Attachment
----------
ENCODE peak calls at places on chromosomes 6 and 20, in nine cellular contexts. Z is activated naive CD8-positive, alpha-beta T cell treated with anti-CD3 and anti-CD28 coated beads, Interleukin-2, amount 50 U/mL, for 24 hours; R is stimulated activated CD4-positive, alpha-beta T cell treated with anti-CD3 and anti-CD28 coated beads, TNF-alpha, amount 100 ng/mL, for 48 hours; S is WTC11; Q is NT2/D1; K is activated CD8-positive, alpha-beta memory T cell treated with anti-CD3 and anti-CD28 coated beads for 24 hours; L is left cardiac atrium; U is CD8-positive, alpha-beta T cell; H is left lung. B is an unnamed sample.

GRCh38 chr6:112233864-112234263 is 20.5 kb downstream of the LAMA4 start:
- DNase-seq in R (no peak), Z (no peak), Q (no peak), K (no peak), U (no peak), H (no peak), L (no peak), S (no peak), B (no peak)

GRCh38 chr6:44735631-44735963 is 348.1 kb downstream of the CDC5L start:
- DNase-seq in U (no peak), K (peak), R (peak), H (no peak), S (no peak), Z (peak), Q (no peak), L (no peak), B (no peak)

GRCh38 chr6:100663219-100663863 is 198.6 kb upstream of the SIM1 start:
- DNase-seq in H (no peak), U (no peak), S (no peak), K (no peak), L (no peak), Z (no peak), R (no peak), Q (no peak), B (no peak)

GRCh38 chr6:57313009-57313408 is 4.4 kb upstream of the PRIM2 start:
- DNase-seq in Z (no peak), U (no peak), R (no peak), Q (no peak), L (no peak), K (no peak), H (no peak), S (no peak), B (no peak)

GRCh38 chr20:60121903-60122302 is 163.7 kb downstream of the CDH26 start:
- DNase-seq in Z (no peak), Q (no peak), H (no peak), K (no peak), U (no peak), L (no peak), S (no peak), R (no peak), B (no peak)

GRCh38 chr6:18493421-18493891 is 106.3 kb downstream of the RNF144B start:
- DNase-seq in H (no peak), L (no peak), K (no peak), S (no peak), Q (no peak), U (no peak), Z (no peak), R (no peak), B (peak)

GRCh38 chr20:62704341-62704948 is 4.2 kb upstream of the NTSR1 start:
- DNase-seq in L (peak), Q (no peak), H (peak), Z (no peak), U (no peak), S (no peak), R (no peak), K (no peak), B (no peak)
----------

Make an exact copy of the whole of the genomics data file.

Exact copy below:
ENCODE peak calls at places on chromosomes 6 and 20, in nine cellular contexts. Z is activated naive CD8-positive, alpha-beta T cell treated with anti-CD3 and anti-CD28 coated beads, Interleukin-2, amount 50 U/mL, for 24 hours; R is stimulated activated CD4-positive, alpha-beta T cell treated with anti-CD3 and anti-CD28 coated beads, TNF-alpha, amount 100 ng/mL, for 48 hours; S is WTC11; Q is NT2/D1; K is activated CD8-positive, alpha-beta memory T cell treated with anti-CD3 and anti-CD28 coated beads for 24 hours; L is left cardiac atrium; U is CD8-positive, alpha-beta T cell; H is left lung. B is an unnamed sample.

GRCh38 chr6:112233864-112234263 is 20.5 kb downstream of the LAMA4 start:
- DNase-seq in R (no peak), Z (no peak), Q (no peak), K (no peak), U (no peak), H (no peak), L (no peak), S (no peak), B (no peak)

GRCh38 chr6:44735631-44735963 is 348.1 kb downstream of the CDC5L start:
- DNase-seq in U (no peak), K (peak), R (peak), H (no peak), S (no peak), Z (peak), Q (no peak), L (no peak), B (no peak)

GRCh38 chr6:100663219-100663863 is 198.6 kb upstream of the SIM1 start:
- DNase-seq in H (no peak), U (no peak), S (no peak), K (no peak), L (no peak), Z (no peak), R (no peak), Q (no peak), B (no peak)

GRCh38 chr6:57313009-57313408 is 4.4 kb upstream of the PRIM2 start:
- DNase-seq in Z (no peak), U (no peak), R (no peak), Q (no peak), L (no peak), K (no peak), H (no peak), S (no peak), B (no peak)

GRCh38 chr20:60121903-60122302 is 163.7 kb downstream of the CDH26 start:
- DNase-seq in Z (no peak), Q (no peak), H (no peak), K (no peak), U (no peak), L (no peak), S (no peak), R (no peak), B (no peak)

GRCh38 chr6:18493421-18493891 is 106.3 kb downstream of the RNF144B start:
- DNase-seq in H (no peak), L (no peak), K (no peak), S (no peak), Q (no peak), U (no peak), Z (no peak), R (no peak), B (peak)

GRCh38 chr20:62704341-62704948 is 4.2 kb upstream of the NTSR1 start:
- DNase-seq in L (peak), Q (no peak), H (peak), Z (no peak), U (no peak), S (no peak), R (no peak), K (no peak), B (no peak)